In an epidemiological study, young (mean age < 30 years) normotensive subjects with no known cardiovascular risk factors were compared to subjects with a positive familiar history for hypertension or with high-normal resting blood pressure: The latter were more likely to present HRE during maximal exercise effort. A blunted decline in peripheral resistance was proposed as underlying mechanisms. [4] As such, in young patients with no manifest cardiovascular risk factors, an endothelial dysfunction with insufficient nitroxide-oxide (NO)-production has been postulated as primary mechanism leading to HRE. [5]
In older patients, the pathophysiological mechanism is more likely to be linked to an increased subclinical arterial stiffness with reduced vascular compliance, as well, which becomes firstly evident during exercise. [5] In an observational study analyzing subjects aged between 55–75 years with untreated high-normal resting blood pressure, an impaired endothelial function as measured by flow-mediated dilation independently correlated with an increased pulse pressure under physical stress both in men and in women. [6] Furthermore, subjects with HRE were found to have an impaired response to acetylcholine, as a sign of imbalanced production of endothelial NO and an exaggerated response to vasoconstrictors. [7] Although data are sparse, there is evidence that HRE may represent a preclinical stadium of essential hypertension, which shares several common pathological mechanisms mostly related to a endothelial dysfunction and vascular stiffness.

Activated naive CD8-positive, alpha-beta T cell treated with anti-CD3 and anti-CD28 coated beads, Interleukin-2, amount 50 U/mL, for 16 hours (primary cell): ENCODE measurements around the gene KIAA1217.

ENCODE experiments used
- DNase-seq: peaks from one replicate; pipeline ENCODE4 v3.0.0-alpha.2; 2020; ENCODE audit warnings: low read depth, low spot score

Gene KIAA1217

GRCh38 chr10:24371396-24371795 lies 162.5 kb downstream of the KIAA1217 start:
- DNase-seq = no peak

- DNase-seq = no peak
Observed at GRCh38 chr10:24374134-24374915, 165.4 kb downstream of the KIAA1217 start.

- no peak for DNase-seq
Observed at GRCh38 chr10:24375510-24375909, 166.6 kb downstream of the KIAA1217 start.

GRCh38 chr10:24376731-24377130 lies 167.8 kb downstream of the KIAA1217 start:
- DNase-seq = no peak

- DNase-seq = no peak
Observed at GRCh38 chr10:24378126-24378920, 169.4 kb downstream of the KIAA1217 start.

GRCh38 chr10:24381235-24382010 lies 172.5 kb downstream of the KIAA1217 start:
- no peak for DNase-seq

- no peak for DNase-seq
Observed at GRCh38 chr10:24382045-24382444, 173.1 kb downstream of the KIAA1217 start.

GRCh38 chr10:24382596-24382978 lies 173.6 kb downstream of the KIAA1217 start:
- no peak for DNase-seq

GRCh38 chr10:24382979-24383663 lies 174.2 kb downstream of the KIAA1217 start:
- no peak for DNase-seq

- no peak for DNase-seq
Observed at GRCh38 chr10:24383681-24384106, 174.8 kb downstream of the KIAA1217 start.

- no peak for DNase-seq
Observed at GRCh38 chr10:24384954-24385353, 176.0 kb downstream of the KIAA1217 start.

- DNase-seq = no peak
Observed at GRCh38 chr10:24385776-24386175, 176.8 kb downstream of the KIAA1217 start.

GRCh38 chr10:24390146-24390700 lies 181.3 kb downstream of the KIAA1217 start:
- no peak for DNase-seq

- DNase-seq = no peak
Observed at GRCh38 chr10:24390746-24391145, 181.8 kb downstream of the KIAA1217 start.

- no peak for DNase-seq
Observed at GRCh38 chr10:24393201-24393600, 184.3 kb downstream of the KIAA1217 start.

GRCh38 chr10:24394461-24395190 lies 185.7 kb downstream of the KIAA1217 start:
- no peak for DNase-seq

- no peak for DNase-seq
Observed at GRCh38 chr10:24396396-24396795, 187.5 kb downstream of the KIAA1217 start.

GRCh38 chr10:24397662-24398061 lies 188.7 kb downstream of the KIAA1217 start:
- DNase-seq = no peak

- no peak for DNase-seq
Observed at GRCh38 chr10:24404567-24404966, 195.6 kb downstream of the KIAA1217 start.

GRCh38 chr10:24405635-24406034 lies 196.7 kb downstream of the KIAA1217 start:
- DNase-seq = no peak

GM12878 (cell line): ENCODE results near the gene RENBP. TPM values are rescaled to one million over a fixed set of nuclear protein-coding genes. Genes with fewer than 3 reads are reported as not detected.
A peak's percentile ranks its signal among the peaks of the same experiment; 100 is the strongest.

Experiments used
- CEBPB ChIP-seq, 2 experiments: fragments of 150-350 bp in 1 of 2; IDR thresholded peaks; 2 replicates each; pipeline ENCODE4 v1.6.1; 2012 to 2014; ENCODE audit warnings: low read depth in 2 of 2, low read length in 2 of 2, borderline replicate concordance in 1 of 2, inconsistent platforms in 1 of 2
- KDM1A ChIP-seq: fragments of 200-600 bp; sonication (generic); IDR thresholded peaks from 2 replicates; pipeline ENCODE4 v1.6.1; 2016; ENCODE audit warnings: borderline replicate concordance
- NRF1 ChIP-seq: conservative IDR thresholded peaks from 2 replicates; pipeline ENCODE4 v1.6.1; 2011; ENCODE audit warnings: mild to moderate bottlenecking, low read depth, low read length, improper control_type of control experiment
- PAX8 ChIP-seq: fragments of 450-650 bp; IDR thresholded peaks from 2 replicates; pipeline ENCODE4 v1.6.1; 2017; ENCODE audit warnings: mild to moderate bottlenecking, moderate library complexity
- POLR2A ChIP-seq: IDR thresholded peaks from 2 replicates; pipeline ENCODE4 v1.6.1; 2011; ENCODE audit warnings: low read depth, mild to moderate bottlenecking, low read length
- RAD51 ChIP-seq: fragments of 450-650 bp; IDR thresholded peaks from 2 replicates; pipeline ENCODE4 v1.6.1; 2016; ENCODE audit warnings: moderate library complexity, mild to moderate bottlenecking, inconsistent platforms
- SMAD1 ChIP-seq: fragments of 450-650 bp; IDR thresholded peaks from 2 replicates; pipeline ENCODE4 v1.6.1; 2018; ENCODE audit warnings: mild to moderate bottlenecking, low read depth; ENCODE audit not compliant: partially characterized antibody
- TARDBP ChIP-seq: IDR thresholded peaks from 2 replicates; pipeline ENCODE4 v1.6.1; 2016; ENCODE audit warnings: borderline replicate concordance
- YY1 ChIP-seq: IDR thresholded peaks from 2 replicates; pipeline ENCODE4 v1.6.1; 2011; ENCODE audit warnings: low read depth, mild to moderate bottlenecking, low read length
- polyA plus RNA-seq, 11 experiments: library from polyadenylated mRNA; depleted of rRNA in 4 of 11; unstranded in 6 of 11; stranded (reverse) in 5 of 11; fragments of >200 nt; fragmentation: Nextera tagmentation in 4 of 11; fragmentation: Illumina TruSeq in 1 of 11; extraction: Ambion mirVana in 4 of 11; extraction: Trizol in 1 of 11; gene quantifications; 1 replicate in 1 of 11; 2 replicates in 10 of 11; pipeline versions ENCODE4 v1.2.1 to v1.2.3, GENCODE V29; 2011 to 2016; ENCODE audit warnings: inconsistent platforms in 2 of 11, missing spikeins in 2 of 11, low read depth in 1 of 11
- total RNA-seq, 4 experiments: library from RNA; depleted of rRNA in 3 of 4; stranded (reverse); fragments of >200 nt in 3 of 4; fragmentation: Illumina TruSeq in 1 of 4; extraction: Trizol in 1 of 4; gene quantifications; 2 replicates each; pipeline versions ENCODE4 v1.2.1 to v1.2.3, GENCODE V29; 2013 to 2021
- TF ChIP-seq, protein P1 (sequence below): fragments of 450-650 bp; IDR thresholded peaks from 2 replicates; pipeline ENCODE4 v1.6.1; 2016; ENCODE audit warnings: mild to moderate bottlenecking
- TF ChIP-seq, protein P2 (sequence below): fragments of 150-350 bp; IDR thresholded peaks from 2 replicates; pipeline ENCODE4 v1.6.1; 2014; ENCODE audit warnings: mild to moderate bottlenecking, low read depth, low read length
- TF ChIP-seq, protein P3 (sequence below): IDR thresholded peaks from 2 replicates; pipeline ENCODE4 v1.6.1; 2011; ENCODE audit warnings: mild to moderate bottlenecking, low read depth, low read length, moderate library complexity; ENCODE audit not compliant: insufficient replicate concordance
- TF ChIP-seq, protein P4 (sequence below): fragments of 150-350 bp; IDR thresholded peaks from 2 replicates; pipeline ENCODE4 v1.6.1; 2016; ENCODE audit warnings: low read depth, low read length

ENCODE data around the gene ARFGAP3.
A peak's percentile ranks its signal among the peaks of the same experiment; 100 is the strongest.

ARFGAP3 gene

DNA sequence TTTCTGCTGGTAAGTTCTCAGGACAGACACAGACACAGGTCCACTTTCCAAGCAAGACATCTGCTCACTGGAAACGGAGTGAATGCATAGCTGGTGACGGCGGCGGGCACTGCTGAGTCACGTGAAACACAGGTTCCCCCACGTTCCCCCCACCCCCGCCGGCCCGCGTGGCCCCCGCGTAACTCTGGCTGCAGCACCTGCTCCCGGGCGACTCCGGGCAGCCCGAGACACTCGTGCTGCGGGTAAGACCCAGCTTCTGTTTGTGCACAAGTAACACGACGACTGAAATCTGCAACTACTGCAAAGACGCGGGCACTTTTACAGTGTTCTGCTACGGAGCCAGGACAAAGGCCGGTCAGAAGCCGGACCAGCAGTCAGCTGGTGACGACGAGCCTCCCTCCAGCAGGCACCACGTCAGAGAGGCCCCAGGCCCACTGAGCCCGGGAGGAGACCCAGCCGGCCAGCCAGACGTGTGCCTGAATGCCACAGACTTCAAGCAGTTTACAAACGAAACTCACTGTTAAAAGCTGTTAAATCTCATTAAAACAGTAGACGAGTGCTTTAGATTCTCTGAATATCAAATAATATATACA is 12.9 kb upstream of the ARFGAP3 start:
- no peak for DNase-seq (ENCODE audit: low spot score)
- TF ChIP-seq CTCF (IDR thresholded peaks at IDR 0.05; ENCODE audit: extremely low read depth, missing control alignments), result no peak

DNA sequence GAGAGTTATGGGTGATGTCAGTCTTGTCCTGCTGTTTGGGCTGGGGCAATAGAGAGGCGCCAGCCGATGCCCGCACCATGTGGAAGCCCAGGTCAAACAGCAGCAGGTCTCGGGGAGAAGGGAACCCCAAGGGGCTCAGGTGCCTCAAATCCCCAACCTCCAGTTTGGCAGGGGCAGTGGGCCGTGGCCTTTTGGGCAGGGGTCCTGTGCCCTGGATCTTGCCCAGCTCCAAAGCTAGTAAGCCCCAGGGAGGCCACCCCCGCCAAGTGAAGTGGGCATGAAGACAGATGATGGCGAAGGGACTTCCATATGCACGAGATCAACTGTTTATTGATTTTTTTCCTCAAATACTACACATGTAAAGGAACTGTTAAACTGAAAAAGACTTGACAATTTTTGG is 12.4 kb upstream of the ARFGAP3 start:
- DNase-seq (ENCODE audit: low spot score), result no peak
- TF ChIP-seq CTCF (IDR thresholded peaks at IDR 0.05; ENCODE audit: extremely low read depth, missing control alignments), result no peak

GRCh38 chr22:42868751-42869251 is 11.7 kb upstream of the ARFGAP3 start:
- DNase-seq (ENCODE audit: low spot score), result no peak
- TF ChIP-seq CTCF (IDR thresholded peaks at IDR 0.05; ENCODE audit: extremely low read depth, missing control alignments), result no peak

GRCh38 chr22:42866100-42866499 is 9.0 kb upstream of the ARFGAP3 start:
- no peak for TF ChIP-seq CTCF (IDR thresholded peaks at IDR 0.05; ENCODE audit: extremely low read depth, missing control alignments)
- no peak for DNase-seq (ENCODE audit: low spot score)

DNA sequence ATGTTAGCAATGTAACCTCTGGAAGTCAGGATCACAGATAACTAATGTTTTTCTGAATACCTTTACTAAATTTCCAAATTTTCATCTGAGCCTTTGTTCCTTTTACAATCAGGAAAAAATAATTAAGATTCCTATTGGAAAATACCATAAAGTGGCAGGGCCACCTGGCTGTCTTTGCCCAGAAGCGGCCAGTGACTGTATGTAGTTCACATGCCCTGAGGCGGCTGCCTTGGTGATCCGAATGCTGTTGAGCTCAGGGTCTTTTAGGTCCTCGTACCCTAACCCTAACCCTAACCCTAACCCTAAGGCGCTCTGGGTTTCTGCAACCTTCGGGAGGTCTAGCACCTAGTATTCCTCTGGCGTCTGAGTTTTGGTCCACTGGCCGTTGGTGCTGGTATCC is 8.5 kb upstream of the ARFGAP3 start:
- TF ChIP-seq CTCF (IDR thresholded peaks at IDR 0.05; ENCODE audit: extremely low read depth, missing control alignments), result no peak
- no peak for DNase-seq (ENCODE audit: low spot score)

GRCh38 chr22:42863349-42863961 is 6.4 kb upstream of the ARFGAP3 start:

Furthermore HRE, similarly to manifest hypertension, has been observed to be associated with both structural and functional anomalies of left ventricle such as diastolic dysfunction. [8,9]
Both HRE and manifest hypertension seems to share common risk factors, as well: they both have been positively associated with parameters denoting an underlying metabolic syndrome such as increased levels of serum cholesterol and insulin resistance. [2,10]

Figure 1: Proposed diagnostic and therapeutic approach to Hypertensive Response Exercise (HRE). ABPM: ambulant blood pressure monitoring.

Prognostic Value and possible Treatment ­Strategies

Exercise hypertension has been associated to an increased risk of developing manifest clinical hypertension in several studies and meta-analyses. Although these studies were performed using different test protocols and used different cut-off values of HRE, their conclusions are quite homogeneous. As such, a 1.19 to 1.90-times higher risk of developing clinical manifest hypertension has been observed for HRE measured at the peak of moderate or maximal exercise, independently from values of resting blood pressure. In this study, each 10 mmHg increase in systolic BP during exercise resulted in a 4% increase in cardiovascular adverse events and mortality even after correction for resting office blood pressure, age or other known cardiovascular risk factors. [11] In another meta-analysis including 12 longitudinal studies involving subjects with no known coronary artery disease, systolic blood pressure at moderate, but not maximal, workload was associated with an increase in adverse cardiovascular outcomes after a mean follow-up of 15 years. [12] However, the authors recognize there was a substantial heterogeneity in populations between studies which make comparisons difficult. Furthermore, no out-of-office blood pressures were recorded, so that masked hypertension was not considered.
It has been observed, that exercise could reveal cases of inadequate resting blood pressure control in the so-called masked hypertension. In such patients, HRE is the clinical manifestation of a pre-existent hypertension and, thus, these subjects should be considered at higher cardiovascular risk and might be treated consequentially. [13,14] The prescription of a 24-hours-blood pressure measurement may be thus evaluated in order to make a definitive diagnosis and classify the real grade of resting hypertension.